New IBM Partner Program Looks to Key Industries

 
 
By Darryl K. Taft  |  Posted 2004-03-02 Email Print this article Print
 
 
 
 
 
 
 

IBM says it is seeking "to partner in key industries as opposed to going through the different brand programs."

LAS VEGAS—IBM Tuesday will announce a new approach to seeking business partners in select industries. At the IBM PartnerWorld conference here, Buell Duncan, IBMs general manager of independent software vendor and developer relations, told eWEEK that the company will announce Tuesday a new program to target key industries from which the Armonk, N.Y., systems giant will look to pluck new partners.
"Were going to seek to partner in key industries as opposed to going through the different brand programs [through IBMs five different brands]," Duncan said.
"Were going to announce five [industries] on Tuesday, another five over the next quarter and another five by the end of the year," Duncan said. "So well have 15 key industry segments by the end of the year." Meanwhile, Steve Mills, senior vice president and group executive of IBMs Software Group, said, "I hope we finally get to the point where we have too many partners. There are thousands and thousands of companies that wed like to reach that we dont reach today. "In a broad sense were trying to attract tens of thousands," Mills said. "But realistically, we have 1,000, and we will likely add a few hundred more this year, but we will not be able to triple it overnight."
As opposed to his systems and server counterparts, which garner a larger share of their revenue through partners, "for the software side were getting less than 30 percent of revenues from relationships with business partners. In my view that number should be 70 percent," Mills said. In contrast, Bill Zeitler, senior vice president and group executive of IBMs Systems Group, said, "Up to 60 percent of our business comes through business partners." Check out eWEEKs interview with Bill Zeitler. And during his keynote speech here Monday, IBM Chairman, President and CEO Sam Palmisano said IBMs personal systems and servers group gets 50 percent of its business through partners. For more on Palmisanos keynote, read "IBMs Palmisano to Partners: Future Is On Demand." Mills said IBM also makes money tweaking its software and providing tailored solutions. "No software, save for shrink-wrapped, goes in without some kind of support. What were doing is modifying and stylizing and adding to the middleware," he said. Mills said there are 62 uniquely branded WebSphere business integration solutions available. Said Zeitler: "We decided were not going to be in the application business so we are focused on making sure these software [ISV] companies are successful." IBM last week announced that 200 ISVs had joined its ISV Advantage Initiative in the programs first year. The program, which started last year, has seen a whole host of ISVs commit to go to market with IBM for a majority of their business in the $300 billion small-to-midsize business (SMB) technology market. This includes many developers who have migrated from proprietary offerings to Linux and IBMs Express middleware for the SMB market, IBM officials said. "What we want in our partners is for them to constantly improve their skills. We want thousands more partners," said Mike Borman, general manager of IBMs Global Business Partner program. Although IBM earned $29 billion through partners last year, "the majority of our investments are in the SMB space, and I expect that to grow faster. In the PC space, we plan on doubling our Express sales." Express solutions are trimmed-down versions of IBM products targeted at the SMB market. Next page: Is the SMB market too crowded?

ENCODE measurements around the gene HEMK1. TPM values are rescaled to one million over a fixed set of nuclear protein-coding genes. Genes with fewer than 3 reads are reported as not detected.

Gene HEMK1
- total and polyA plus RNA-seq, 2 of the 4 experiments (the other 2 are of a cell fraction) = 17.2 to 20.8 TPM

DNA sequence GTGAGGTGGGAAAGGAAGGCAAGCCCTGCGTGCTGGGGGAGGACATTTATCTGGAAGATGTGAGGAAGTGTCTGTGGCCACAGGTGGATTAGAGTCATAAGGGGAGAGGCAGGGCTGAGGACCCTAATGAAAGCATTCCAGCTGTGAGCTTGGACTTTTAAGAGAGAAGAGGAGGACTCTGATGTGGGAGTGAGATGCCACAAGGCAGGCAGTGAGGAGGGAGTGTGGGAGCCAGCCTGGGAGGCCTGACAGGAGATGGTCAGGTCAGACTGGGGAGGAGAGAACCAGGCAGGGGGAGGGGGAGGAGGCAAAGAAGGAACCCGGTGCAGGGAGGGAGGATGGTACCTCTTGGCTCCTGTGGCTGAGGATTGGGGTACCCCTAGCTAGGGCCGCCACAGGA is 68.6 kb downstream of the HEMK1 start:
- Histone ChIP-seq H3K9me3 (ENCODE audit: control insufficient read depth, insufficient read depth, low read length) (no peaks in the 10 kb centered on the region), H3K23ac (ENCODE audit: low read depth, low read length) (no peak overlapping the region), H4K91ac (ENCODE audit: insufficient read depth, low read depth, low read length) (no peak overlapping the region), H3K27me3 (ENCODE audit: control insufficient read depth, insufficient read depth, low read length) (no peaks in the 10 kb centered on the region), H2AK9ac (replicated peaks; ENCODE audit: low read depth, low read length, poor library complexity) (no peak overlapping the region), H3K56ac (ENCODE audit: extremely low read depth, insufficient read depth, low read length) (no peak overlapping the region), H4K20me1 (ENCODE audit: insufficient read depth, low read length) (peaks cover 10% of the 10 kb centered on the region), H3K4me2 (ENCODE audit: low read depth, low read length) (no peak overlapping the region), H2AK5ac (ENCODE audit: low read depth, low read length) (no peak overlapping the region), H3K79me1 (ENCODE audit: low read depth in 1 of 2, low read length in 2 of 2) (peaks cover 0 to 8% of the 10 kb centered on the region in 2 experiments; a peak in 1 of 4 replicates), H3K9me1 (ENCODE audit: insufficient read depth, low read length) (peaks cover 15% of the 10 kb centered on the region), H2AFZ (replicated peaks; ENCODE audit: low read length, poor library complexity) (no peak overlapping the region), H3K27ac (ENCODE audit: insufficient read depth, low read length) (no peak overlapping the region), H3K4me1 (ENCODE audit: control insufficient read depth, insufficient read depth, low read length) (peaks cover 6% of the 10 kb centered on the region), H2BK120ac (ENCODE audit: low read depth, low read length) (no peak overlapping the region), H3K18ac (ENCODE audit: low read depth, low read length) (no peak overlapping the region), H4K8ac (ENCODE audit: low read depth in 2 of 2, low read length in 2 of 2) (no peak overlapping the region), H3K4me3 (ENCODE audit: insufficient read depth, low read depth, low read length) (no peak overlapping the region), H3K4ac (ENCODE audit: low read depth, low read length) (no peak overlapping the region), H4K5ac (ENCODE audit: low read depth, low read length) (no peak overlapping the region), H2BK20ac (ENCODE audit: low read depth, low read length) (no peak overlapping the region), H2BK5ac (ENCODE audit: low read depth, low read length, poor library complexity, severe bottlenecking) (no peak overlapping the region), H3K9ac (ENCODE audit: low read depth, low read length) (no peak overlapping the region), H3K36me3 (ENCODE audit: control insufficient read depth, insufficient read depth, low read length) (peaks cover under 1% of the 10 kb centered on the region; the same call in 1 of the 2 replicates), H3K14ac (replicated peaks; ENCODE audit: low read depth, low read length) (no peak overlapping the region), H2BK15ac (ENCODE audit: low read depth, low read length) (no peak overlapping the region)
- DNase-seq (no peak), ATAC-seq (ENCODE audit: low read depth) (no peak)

Darryl K. Taft covers the development tools and developer-related issues beat from his office in Baltimore. He has more than 10 years of experience in the business and is always looking for the next scoop. Taft is a member of the Association for Computing Machinery (ACM) and was named 'one of the most active middleware reporters in the world' by The Middleware Co. He also has his own card in the 'Who's Who in Enterprise Java' deck.
 
 
 
 
 
 
 

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